I passed mile 22 and found strength for one more.  At mile 23, I felt some major cramping in the back of my body, so I stopped to stretch, walked for about .05 of a mile, and then started the 5k push to the finish.  I told myself that I could slow down for mile 24 if I needed, but I couldn’t stop, and I was just so dang ready to be done, I didn’t.  I finally picked back up to marathon pace, and the mile markers said 25, and then 26, and then I was running faster, and then I rounded the corner and saw the finish line and I was passing people, and in my mind I was sprinting like Usain Bolt and I crossed the finish line.

My garmin said 4:59.

The After:

I got my medal and towel and had about 4 cups of water and then sat down the first place I found space and I think I would have cried if I had the hydration to have tears.  I told Joel that the last 10k was probably the hardest thing I’ve ever done, and even now that the pain has faded, I still think that’s probably accurate.  I snapped out of it a few minutes later and went to go watch for Zliten to finish, and hoped I hadn’t missed him.

I stumbled back over to the finish line and some couple took pity on me and let me sit where they were standing and I waited… and waited… and then I was about to go check with medical (he said his knee was hurting) and I saw Zliten round the corner and cheered my arse off for him as he crossed the line.  Then it hit me, I had finished 18.5 minutes earlier and we were even at mile 20.  Sorry Joel, I wish you would have been able to run it in with me, but I ROCKED that last 10k.

I hobbled over to find him at the finish and then we plopped down and stretched and recovered.  I finished in 5:02:35, and he finished in 5:21:07 (his goal was to at least beat my time from last year, which he did!).  I’m about 1% pissed that I couldn’t have found 2:36 in there to at least finish under 5, and 99% incredibly proud of that last 10k.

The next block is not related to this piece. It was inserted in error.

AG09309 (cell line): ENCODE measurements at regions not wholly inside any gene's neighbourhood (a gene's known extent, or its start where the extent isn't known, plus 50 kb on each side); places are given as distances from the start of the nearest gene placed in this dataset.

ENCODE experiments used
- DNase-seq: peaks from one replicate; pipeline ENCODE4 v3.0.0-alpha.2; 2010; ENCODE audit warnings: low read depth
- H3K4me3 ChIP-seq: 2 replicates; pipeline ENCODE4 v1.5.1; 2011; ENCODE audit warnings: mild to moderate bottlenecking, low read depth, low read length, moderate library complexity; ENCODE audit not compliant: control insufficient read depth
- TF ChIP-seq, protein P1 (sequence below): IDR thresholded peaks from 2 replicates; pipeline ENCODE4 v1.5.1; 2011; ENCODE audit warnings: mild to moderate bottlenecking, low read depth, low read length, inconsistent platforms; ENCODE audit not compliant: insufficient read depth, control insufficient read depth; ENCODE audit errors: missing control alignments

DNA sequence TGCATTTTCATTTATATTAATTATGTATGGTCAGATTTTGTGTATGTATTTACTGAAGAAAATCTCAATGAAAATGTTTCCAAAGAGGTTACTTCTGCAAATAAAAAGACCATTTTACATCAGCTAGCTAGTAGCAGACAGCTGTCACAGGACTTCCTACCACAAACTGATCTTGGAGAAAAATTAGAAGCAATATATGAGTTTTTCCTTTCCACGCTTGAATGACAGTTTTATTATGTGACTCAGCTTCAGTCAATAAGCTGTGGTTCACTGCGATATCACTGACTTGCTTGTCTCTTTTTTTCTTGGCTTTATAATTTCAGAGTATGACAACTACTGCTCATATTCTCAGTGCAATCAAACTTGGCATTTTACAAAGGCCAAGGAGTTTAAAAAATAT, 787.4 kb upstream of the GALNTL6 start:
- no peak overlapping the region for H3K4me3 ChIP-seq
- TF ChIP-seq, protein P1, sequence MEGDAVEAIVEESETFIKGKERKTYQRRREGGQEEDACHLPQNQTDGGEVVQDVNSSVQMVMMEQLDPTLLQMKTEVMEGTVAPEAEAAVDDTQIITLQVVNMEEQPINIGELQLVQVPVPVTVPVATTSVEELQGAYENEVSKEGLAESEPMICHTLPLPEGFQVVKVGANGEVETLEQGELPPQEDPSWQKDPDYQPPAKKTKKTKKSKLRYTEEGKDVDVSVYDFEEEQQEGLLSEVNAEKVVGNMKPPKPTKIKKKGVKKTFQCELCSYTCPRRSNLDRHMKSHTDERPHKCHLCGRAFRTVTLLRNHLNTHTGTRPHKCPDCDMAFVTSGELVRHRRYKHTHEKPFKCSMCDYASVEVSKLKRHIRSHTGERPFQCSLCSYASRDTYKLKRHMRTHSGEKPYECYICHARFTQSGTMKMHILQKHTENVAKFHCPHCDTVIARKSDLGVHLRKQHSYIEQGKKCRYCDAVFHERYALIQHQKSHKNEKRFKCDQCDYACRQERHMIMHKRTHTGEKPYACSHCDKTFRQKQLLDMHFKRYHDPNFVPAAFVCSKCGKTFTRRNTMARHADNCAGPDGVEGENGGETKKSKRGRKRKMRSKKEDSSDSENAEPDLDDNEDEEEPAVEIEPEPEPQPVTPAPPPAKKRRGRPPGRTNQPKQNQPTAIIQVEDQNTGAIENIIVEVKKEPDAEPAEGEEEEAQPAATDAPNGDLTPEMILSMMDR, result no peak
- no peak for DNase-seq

I had two post race beers, and was ready to eat right away, so my tummy cooperated with me.  I didn’t eat as many of my chews as I had expected, but I took in gatorade at just about every aide station.  I might have done better if I had more calories in the messy middle miles where the world was ending, or it might have upset my stomach and I’d have done worse.  You never know.

Then, we went and played by the Ocean.

Recovery was not so bad.

Overall – I am happy with marathon #2.  It’s progress.  It’s a 21 minute PR from last year.  I fell apart in completely different ways and places from the first one.  It’s a distance I’m still trying to figure out, and I’m looking forward to more opportunities to do so.  I get the first part, I actually get the end now, I just need to figure out the middle when there’s 10 miles to go and it hurts and that’s just a long time to be hurting.  My training cycle was awesome, and I fully believe that a 4:40 was within my grasp if everything would have gone well, but my A legs didn’t show up that day.  C’est la vie.  I’m not done with marathoning, and my run love is back hardcore, so I’ll get another shot soon.

What’s next?  Well, stay tuned.